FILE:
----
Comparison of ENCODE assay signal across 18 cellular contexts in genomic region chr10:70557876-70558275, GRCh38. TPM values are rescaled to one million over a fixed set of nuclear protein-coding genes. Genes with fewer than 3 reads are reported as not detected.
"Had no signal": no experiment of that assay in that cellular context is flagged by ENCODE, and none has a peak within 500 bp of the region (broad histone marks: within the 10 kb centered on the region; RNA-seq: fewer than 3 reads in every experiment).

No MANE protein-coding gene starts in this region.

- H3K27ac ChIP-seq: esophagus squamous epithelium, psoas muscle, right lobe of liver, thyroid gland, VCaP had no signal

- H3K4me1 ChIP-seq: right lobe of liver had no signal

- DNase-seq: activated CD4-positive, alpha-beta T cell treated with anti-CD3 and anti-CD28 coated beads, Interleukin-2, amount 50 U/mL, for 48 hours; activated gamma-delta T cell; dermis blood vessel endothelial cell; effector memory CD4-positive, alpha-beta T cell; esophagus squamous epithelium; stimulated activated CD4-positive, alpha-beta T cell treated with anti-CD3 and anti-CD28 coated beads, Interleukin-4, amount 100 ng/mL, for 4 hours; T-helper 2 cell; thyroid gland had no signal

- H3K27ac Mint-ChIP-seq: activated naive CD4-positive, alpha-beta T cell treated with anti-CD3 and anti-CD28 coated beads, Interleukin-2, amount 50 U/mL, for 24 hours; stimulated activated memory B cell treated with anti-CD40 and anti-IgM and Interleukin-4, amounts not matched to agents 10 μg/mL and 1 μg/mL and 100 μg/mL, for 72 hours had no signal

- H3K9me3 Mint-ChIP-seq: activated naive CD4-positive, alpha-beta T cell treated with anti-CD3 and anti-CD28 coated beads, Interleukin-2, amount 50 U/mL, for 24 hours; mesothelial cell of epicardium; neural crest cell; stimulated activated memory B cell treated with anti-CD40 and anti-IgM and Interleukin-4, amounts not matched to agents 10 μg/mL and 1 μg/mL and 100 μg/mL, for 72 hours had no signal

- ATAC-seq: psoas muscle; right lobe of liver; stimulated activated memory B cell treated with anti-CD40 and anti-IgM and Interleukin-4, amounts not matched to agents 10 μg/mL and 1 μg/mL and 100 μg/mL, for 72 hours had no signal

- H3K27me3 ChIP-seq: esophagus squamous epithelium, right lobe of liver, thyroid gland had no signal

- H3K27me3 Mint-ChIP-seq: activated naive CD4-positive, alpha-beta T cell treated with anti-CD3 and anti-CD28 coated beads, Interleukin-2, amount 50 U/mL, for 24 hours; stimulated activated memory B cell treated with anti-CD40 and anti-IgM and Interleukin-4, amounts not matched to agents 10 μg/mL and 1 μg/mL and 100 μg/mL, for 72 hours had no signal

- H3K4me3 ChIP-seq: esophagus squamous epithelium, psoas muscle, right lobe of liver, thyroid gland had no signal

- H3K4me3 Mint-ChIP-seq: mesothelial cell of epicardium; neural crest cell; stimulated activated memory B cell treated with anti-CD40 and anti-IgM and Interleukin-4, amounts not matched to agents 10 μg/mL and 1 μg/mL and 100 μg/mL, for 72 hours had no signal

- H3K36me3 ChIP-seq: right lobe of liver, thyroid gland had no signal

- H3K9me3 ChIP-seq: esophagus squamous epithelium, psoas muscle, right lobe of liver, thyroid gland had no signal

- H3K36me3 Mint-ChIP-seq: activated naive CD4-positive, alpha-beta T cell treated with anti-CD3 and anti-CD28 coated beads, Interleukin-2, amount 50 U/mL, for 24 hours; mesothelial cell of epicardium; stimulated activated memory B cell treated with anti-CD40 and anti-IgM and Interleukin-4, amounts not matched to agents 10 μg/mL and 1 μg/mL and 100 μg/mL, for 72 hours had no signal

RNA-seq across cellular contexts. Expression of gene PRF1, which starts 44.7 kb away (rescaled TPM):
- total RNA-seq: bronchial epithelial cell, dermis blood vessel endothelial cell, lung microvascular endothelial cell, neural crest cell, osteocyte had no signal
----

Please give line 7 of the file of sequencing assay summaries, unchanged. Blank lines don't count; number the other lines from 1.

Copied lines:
- H3K27ac Mint-ChIP-seq: activated naive CD4-positive, alpha-beta T cell treated with anti-CD3 and anti-CD28 coated beads, Interleukin-2, amount 50 U/mL, for 24 hours; stimulated activated memory B cell treated with anti-CD40 and anti-IgM and Interleukin-4, amounts not matched to agents 10 μg/mL and 1 μg/mL and 100 μg/mL, for 72 hours had no signal